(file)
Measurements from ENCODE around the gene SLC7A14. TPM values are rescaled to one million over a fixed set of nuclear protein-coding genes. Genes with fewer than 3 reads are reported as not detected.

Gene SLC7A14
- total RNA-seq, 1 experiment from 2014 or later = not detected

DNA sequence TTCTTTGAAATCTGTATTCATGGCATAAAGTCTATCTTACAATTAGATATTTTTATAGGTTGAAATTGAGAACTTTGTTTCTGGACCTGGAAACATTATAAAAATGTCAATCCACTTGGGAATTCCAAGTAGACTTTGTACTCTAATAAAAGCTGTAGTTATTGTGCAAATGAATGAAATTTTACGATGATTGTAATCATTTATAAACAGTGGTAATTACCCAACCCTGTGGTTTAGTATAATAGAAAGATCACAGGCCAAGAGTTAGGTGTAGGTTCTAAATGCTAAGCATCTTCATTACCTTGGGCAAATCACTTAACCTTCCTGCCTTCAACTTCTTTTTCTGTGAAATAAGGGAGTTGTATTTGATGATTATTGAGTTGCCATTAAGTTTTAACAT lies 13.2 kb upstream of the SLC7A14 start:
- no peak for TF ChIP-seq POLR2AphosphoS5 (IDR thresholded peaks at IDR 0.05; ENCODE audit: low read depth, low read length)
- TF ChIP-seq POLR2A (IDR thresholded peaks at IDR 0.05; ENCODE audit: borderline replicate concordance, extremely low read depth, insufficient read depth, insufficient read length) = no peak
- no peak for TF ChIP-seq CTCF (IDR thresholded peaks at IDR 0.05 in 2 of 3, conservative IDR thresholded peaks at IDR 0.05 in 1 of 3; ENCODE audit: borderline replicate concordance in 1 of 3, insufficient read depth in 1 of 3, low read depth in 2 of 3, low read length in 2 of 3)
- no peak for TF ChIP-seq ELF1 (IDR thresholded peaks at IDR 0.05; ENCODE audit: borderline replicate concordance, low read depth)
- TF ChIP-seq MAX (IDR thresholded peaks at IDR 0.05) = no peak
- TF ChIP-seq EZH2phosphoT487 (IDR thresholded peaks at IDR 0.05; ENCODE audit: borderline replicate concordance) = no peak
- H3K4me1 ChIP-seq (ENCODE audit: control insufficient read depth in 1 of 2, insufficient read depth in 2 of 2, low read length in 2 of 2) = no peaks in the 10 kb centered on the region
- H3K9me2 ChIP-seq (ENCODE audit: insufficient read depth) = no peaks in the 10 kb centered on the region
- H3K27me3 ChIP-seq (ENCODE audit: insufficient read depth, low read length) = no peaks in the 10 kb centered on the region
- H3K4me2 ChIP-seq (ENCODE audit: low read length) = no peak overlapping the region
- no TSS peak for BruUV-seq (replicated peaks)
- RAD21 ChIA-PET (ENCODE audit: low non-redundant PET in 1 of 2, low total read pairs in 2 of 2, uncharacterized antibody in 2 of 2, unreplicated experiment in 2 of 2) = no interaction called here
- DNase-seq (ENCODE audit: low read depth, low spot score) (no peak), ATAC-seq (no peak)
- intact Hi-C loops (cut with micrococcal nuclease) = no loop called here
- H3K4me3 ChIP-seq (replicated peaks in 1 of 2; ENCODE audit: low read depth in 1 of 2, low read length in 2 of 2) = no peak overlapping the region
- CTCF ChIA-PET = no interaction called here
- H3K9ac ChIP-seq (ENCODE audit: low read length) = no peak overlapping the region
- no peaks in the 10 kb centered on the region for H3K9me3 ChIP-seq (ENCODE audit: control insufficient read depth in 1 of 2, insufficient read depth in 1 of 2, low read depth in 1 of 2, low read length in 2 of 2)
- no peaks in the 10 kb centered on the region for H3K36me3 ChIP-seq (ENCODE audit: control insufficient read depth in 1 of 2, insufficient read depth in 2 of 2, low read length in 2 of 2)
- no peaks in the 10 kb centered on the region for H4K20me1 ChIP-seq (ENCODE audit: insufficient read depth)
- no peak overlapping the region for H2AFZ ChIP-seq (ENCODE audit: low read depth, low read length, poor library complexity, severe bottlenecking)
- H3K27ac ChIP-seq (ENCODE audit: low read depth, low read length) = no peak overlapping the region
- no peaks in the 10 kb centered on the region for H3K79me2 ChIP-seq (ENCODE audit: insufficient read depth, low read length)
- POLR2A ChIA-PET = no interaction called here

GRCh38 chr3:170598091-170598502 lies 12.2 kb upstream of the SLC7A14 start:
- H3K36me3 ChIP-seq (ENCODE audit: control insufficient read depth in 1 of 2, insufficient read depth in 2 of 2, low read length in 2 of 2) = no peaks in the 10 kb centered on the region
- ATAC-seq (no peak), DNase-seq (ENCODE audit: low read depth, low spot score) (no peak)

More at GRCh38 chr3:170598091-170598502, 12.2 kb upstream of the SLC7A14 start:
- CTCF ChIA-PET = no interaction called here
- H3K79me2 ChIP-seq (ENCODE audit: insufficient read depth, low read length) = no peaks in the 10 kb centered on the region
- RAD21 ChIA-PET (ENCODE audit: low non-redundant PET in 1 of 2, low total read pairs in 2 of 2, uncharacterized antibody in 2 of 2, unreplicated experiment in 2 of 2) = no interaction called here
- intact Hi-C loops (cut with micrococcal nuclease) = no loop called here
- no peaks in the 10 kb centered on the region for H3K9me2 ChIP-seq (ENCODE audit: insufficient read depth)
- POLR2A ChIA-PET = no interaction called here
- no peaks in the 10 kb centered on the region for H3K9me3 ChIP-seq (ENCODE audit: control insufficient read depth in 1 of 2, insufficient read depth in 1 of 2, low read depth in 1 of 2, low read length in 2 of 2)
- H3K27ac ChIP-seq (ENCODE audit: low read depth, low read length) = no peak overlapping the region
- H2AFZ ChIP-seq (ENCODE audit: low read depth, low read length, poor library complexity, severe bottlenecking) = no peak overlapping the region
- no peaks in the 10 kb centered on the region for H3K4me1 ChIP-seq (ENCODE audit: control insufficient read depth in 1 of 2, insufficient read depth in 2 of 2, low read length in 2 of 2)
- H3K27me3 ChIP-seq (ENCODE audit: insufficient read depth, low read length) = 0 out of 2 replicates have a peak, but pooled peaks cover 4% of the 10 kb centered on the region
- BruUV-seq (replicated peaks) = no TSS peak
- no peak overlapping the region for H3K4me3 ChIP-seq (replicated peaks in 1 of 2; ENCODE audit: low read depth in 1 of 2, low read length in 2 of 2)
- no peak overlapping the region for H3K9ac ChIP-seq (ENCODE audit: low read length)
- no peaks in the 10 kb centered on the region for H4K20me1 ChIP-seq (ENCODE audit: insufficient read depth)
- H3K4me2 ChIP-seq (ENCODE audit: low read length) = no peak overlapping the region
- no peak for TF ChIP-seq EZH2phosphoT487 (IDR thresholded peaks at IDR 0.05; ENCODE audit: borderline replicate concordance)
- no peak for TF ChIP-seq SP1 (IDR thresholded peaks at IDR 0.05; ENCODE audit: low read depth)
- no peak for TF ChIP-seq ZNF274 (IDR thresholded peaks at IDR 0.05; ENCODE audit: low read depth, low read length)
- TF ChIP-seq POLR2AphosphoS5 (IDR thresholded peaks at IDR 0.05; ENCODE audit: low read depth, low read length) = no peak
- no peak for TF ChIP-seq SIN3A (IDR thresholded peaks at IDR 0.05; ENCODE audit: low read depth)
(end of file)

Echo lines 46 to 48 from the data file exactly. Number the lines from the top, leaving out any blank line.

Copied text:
- no peak overlapping the region for H3K9ac ChIP-seq (ENCODE audit: low read length)
- no peaks in the 10 kb centered on the region for H4K20me1 ChIP-seq (ENCODE audit: insufficient read depth)
- H3K4me2 ChIP-seq (ENCODE audit: low read length) = no peak overlapping the region